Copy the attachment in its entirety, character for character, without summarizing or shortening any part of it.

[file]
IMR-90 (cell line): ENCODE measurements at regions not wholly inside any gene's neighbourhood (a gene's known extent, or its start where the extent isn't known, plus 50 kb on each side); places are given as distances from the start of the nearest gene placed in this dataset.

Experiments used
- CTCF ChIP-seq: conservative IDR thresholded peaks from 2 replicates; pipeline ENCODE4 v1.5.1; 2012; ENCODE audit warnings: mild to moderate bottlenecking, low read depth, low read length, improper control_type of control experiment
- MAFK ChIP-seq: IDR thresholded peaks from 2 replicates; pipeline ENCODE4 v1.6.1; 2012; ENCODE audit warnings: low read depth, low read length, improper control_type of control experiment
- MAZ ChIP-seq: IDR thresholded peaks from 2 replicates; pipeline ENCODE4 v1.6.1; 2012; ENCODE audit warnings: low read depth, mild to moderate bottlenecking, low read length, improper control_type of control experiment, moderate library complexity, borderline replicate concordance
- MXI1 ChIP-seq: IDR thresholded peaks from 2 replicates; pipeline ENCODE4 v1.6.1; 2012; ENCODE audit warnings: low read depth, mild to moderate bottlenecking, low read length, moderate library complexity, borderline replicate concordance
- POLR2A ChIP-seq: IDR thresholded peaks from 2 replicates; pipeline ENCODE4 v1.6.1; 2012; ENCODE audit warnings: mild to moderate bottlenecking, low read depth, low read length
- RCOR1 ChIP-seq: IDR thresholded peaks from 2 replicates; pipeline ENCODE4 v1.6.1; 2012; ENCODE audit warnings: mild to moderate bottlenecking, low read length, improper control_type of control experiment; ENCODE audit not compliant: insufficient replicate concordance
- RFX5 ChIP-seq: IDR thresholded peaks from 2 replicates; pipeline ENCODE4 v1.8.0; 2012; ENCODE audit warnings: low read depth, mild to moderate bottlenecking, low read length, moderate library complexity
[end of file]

IMR-90 (cell line): ENCODE measurements at regions not wholly inside any gene's neighbourhood (a gene's known extent, or its start where the extent isn't known, plus 50 kb on each side); places are given as distances from the start of the nearest gene placed in this dataset.

Experiments used
- CTCF ChIP-seq: conservative IDR thresholded peaks from 2 replicates; pipeline ENCODE4 v1.5.1; 2012; ENCODE audit warnings: mild to moderate bottlenecking, low read depth, low read length, improper control_type of control experiment
- MAFK ChIP-seq: IDR thresholded peaks from 2 replicates; pipeline ENCODE4 v1.6.1; 2012; ENCODE audit warnings: low read depth, low read length, improper control_type of control experiment
- MAZ ChIP-seq: IDR thresholded peaks from 2 replicates; pipeline ENCODE4 v1.6.1; 2012; ENCODE audit warnings: low read depth, mild to moderate bottlenecking, low read length, improper control_type of control experiment, moderate library complexity, borderline replicate concordance
- MXI1 ChIP-seq: IDR thresholded peaks from 2 replicates; pipeline ENCODE4 v1.6.1; 2012; ENCODE audit warnings: low read depth, mild to moderate bottlenecking, low read length, moderate library complexity, borderline replicate concordance
- POLR2A ChIP-seq: IDR thresholded peaks from 2 replicates; pipeline ENCODE4 v1.6.1; 2012; ENCODE audit warnings: mild to moderate bottlenecking, low read depth, low read length
- RCOR1 ChIP-seq: IDR thresholded peaks from 2 replicates; pipeline ENCODE4 v1.6.1; 2012; ENCODE audit warnings: mild to moderate bottlenecking, low read length, improper control_type of control experiment; ENCODE audit not compliant: insufficient replicate concordance
- RFX5 ChIP-seq: IDR thresholded peaks from 2 replicates; pipeline ENCODE4 v1.8.0; 2012; ENCODE audit warnings: low read depth, mild to moderate bottlenecking, low read length, moderate library complexity